T-Mobile fires back at AT&T in attack ads

Prepare for a new war of words between the two carriers. "We love a good scrap," says T-Mobile's marketing chief.

An ad that ran in several major publications today. T-Mobile

The gloves are coming off at AT&T and T-Mobile.

T-Mobile is running three ads in the nation's largest newspapers directly attacking AT&T for taking "cheap shots" at it. AT&T last week ran an ad titled "The truth about T-Mobile's network" that claimed the superiority of AT&T's own coverage and network speed over those of T-Mobile.

T-Mobile, in turn, took AT&T's ad and ran with it. In one ad, T-Mobile asks, "What keeps AT&T up at night? Apparently us." Another one directly addresses the AT&T spot: "Can you see the beads of sweat in this ad?" The last one asks, "If AT&T thought our network wasn't great, why did they try to buy it?"

Stuck in last place among the national carriers and still bleeding its most valuable customers away, T-Mobile has shown a willingness to compete more aggressively, with its charismatic CEO, John Legere , unafraid to mince words when it comes to his competitors.

The tussle began at the Consumer Electronics Show in January when Legere called out AT&T's network in New York, saying plainly that "it sucked." While the crowd was amused, AT&T clearly wasn't, leading to last week's response. AT&T, unfortunately, is playing against a carrier with a lot less to lose and more willing to take a risk.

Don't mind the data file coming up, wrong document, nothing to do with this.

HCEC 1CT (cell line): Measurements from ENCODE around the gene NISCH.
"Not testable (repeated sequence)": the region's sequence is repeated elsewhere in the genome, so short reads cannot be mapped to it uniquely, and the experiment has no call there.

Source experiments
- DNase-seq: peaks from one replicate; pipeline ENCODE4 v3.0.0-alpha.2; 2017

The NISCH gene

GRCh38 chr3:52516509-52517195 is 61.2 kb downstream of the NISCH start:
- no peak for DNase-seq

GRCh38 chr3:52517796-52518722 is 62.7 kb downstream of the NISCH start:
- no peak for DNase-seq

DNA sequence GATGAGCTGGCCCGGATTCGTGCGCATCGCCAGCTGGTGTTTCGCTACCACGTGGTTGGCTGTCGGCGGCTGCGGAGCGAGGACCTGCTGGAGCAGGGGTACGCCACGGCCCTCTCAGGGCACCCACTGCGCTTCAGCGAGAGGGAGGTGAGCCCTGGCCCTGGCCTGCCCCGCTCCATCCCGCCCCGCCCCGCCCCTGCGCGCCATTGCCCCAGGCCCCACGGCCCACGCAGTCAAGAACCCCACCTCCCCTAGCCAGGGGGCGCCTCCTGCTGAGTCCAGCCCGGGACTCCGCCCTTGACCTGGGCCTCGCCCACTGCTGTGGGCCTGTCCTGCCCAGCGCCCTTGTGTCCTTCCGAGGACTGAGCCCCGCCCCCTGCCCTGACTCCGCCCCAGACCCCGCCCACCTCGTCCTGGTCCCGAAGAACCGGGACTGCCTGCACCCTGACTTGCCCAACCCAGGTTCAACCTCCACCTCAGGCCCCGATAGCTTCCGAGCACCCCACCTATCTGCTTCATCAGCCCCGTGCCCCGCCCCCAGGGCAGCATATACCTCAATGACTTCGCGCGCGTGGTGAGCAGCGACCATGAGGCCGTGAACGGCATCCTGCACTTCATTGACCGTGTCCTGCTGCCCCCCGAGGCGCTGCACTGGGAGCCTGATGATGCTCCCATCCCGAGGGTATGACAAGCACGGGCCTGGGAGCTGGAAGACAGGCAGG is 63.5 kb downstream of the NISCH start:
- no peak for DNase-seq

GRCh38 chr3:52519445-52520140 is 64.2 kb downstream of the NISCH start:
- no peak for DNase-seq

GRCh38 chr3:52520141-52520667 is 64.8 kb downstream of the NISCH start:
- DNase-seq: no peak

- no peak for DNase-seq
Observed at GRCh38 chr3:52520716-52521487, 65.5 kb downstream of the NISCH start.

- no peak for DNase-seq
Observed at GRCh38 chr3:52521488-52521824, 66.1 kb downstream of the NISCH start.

"We love a good scrap, especially when the winner is the consumer," said T-Mobile Chief Marketing Officer Mike Sievert. "What's more, we love that thousands of customers drop AT&T for a better experience at T-Mobile."

He added specifically that 2 million customers have brought unlocked iPhones to T-Mobile. Only AT&T's iPhones are compatible with T-Mobile's network.

AT&T had only a short response to the ad.

"Yawn," said AT&T representative Mark Siegel.

That AT&T and T-Mobile have turned on each other marks a reversal from 2011, when the two companies were in sync and seemingly on the road to a merger. But the deal was derailed by regulators who feared that the combination would hurt competition in the industry.

The ads are part of what will likely be a more visible campaign for T-Mobile. The company has vowed to be more aggressive in going after customers and competing against its larger rivals. Meanwhile, its own reach will grow when it completes its merger with regional prepaid provider MetroPCS.

Updated at 9:32 a.m. PT: to include a response from AT&T.

About the author

Roger Cheng is the executive editor in charge of breaking news for CNET News. Prior to this, he was on the telecommunications beat and wrote for Dow Jones Newswires and The Wall Street Journal for nearly a decade. He's a devoted Trojan alum and Los Angeles Lakers fan.

 

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